Save the Planet, Protect the Future. No Excuses for Inaction. Eight policy measures that governments should take.
Joint message of World Future Council members and Right Livelihood Laureates to the 2022 United Nations Climate Change Conference (COP27)
Sharm-el Sheikh, November 16 2022 – “Planet Earth is facing existential threats from human impact on the land, sea and air – on its ecological systems and its many forms of life, but there are effective policy measures that could Save the Planet and Protect the Future” say Members of the World Future Council and Laureates of the Right Livelihood Award (also known as the ‘Alternate Noble Peace Prize’) in a joint message Save the Planet: Protect the Future / No Excuses for Inaction’ presented yesterday to the COP27 conference in Sharm el Sheik, Egypt.
The message calls for “urgent action to shift from dead-end, unsustainable, exploitative relationships with the environment and with each other, to relationships based on earth trusteeship/stewardship, rights of nature, human rights including rights of future generations, and common security.”
“Just as we humans have the capability to destroy, we too have the capability to change and create just, sustainable and equal societies,” says climate activist Greta Thunberg, 2019 Right Livelihood laureate and endorser of the message. “For that to happen we need to be brave, and we need to hold those in power accountable.”
The message puts forward eight policies to protect the climate, prevent armed conflict, strengthen the legal responsibility to protect planet earth and future generations, enhance the concepts of Rights of Nature and Earth Trusteeship in our political and legal systems, ensure that corporate and economic interests adhere to human rights and environmental protection principles, support sustainable agriculture and facilitate fair representation of indigenous peoples, women, and vulnerable groups in the development and implementation of climate, peace and security policies.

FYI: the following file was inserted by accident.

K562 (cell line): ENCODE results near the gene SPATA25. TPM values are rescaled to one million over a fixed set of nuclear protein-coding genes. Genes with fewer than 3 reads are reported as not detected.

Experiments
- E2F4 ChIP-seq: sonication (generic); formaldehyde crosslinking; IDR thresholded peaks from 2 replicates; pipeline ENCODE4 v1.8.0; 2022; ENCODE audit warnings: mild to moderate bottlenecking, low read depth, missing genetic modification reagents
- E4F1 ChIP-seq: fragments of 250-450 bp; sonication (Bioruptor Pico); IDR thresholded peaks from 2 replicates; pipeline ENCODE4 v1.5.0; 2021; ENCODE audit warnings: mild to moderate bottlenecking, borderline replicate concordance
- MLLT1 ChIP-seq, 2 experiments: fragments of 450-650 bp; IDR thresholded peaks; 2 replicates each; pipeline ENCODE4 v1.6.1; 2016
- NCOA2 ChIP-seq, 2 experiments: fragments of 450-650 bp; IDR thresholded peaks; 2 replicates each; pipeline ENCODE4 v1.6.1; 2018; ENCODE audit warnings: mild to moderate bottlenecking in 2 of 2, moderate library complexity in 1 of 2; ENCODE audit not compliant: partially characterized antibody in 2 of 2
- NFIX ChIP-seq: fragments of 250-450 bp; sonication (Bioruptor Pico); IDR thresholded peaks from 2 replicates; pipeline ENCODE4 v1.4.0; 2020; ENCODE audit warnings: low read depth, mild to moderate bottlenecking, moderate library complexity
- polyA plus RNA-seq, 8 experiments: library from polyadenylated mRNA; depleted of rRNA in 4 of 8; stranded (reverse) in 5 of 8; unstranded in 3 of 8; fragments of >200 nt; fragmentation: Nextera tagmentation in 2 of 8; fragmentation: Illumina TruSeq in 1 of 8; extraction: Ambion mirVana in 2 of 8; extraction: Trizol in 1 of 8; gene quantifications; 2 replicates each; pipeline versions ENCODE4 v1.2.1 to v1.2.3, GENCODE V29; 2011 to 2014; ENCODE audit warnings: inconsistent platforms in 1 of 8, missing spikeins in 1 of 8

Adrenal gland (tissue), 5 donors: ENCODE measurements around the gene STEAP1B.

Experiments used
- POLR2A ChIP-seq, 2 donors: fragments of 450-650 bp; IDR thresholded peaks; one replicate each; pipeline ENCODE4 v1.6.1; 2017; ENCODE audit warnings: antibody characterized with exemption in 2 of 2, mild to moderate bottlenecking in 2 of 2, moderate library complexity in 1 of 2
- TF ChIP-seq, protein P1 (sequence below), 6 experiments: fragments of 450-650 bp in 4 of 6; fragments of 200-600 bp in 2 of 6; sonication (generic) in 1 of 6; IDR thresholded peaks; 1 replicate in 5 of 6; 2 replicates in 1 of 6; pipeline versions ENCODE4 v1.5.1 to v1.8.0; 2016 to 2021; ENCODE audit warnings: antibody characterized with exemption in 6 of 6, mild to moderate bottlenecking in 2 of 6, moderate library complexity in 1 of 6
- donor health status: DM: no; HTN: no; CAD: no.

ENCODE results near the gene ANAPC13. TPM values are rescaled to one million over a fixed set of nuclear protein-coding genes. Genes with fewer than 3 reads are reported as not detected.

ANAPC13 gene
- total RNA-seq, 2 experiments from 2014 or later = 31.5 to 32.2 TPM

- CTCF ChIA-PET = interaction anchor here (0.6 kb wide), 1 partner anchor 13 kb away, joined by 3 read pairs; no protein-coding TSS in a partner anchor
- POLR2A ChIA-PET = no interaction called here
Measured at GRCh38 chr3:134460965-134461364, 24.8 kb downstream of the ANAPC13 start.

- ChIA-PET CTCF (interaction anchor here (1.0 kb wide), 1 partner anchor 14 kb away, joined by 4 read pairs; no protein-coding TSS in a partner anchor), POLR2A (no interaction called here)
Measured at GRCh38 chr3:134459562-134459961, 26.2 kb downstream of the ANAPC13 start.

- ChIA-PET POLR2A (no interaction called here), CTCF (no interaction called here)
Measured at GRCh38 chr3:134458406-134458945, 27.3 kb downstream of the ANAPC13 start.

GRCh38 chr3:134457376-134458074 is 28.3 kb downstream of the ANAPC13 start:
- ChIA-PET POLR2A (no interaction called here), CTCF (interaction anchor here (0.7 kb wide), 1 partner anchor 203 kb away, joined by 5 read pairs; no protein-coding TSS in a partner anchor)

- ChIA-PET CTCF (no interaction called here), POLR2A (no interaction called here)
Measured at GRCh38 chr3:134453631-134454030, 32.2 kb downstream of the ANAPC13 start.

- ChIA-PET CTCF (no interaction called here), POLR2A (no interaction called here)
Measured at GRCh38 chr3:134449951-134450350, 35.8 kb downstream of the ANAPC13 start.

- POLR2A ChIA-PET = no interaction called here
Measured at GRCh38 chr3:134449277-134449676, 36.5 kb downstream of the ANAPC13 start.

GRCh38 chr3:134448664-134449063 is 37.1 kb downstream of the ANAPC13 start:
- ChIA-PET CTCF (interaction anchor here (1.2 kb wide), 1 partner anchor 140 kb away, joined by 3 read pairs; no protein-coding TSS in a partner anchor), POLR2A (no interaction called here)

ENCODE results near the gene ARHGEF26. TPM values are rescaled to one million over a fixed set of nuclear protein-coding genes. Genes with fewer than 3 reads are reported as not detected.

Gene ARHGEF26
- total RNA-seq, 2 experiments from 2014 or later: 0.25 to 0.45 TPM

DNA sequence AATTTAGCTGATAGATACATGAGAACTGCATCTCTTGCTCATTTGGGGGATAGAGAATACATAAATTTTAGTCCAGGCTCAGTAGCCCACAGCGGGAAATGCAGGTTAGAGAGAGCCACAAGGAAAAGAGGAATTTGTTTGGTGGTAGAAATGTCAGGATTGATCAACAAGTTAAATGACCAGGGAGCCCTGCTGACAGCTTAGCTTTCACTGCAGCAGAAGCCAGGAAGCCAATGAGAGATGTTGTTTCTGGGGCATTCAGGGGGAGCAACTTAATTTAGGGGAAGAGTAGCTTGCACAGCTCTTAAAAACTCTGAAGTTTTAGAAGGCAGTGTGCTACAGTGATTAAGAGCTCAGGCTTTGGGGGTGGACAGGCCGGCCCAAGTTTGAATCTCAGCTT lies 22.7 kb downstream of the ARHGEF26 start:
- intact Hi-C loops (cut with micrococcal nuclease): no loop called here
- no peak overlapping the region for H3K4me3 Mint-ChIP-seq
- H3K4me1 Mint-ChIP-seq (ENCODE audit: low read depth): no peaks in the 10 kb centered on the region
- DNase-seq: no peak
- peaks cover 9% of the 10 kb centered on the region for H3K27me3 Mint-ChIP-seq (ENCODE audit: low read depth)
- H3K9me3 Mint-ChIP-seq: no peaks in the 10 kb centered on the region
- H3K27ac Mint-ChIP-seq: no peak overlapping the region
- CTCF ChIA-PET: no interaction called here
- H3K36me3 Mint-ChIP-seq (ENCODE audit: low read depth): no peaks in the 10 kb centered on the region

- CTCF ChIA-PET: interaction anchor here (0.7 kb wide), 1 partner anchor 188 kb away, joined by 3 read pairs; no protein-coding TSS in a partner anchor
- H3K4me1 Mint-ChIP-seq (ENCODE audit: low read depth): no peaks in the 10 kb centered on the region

But adopting and implementing these policies will require governments to “end the excuses for inaction and minimal stop-gap measures, and to instead make the real changes required.”
“Governments collectively spend $2 trillion per year preparing for and engaging in war and destruction, while neglecting to invest in peace, the climate and sustainable development” says Alyn Ware, 2009 Right Livelihood Laureate and Member of the World Future Council. “These massive military investments increase tensions and stimulate armed conflicts, which contribute further to carbon emissions and thwart the achievement of sustainable development goals. We must strengthen the United Nations and other common security mechanisms in order to replace the ‘law of force’ with the ‘force of peace and law.”
“The Russian invasion of Ukraine is causing severe human suffering, as well as having a significant global impact on the climate agenda, energy and food security,” says Angelina Davydova, Co-host of The Eurasian Climate Brief and Member of the World Future Council. “It is becoming clear that decarbonization, energy transition and local sustainable agriculture are crucial priorities for societal development of the future. This should be framed both by the political measures and by a greater role of civil society and local communities”.